7 comments:
 
30. Sep 2008, 21:37 CET | Link
Excellent post. I'm happy to see these recipes here. It's great to see that there are such easy ways to get Hibernate to handle these operational concerns.

The main point I try to make is that developers and architects need to consider these issues. It's not so much that the tools are incapable of handling timeouts and limited results, but rather that most developers don't bother to do so.
ReplyQuote
 
01. Oct 2008, 03:48 CET | Link

Yes, excellent post. I was unaware of the setTimeOut() method on transactions and that will be very helpful for me. This was just what I was looking for. I also am stoked to see pagination, this will also greatly improve my applications' performance and is a concept I'm looking to integrate ASAP. Thanks Max!

01. Oct 2008, 20:08 CET | Link
reisi
Now that people have successfully adopted Spring WebMVC to do their web applications with rather ease, how would you suggest to avoid errors like the "Unbounded Result Set" you have discussed above in settings like using separate DAO-layers to abstract the use of Hibernate/IBATIS/etc.?

Using Collection filters right in the web controller code would be big no no, even bigger no for using those in JSPs (views).

Perhaps having a common collection filtering Interfaces/support from the used framework would be nice idea, to enable those being used in controller -level code. I think Controller level would be preferred as in you don't even have to write a complex system to notice your dao-interfaces grow and grow and become more and more vendor specific.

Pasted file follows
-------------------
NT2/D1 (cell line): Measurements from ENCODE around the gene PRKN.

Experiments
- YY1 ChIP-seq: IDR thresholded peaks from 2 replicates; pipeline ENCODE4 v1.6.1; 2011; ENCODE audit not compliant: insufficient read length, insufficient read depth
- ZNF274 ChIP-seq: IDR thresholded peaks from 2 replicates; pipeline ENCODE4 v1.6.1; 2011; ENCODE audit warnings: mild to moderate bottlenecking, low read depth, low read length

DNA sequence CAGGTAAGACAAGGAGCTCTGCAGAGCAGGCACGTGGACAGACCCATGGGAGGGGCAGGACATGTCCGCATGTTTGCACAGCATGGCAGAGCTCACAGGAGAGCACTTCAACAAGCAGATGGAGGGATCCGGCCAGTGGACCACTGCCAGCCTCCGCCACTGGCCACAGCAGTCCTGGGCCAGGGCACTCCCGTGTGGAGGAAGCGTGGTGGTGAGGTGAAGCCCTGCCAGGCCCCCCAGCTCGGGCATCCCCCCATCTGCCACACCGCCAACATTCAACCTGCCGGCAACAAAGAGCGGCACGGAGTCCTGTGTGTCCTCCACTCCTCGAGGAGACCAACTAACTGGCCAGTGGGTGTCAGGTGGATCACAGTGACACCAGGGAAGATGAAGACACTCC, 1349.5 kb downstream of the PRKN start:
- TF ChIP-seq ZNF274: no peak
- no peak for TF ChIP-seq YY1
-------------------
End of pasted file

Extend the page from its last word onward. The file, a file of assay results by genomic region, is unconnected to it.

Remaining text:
How would one implement the above in a framework? No idea, I guess that too would require some framework dependencies either at POJOs (doesn't sound too comforting idea) or at the DAO-layer.
01. Oct 2008, 21:14 CET | Link

I don't believe in abstracting out such an essential part as the ORM layer, and especially not when the two framework you mention (iBatis and Hibernate) will require very different flow of your application to be used effectively.

Ignoring that part then I never suggested you should use the Collection filters directly in your viewlayer; it would be something your DAO's would do.

I would use the Query level pagination which should exist in any decent persistence framework.

 

--max

 
01. Oct 2008, 23:05 CET | Link
Marcos de Sousa

Definitively I love Hibernate.

I am already using hibernate pagination support at all part of an application.

I really forget about Hibernate have support for Transaction timeouts and Query timeouts.

Since I always use hibernate with spring, I think Query timeouts is easy to acquire, hope Transaction timeouts too.

I am thinking that in transaction timeouts it really means I can // do some work related to hibernate or not of course

Today I will start to use it with more attention.

Thanks

 
03. Oct 2008, 07:53 CET | Link

@Michael, I would go a step further and say that it is ridiculous that we have to tap into a vendor extension to get these core features, a sure oversight of the JPA 1.0 specification. The filters feature is a necessity in the case in question since it isn't always convenient or possible to issue a new query using the Query interface. You could argue that the lack of filters in JPA is understandable, but timeouts certain is not, yet they are absent in the API. I just wish the standards bodies could get more serious about including the features that prevent the downtime in applications that you cite so beautifully in your book. And while I'm on the topic, great job on the book. I smiled many times in concert with your experiences.

 
18. Jun 2014, 04:40 CET | Link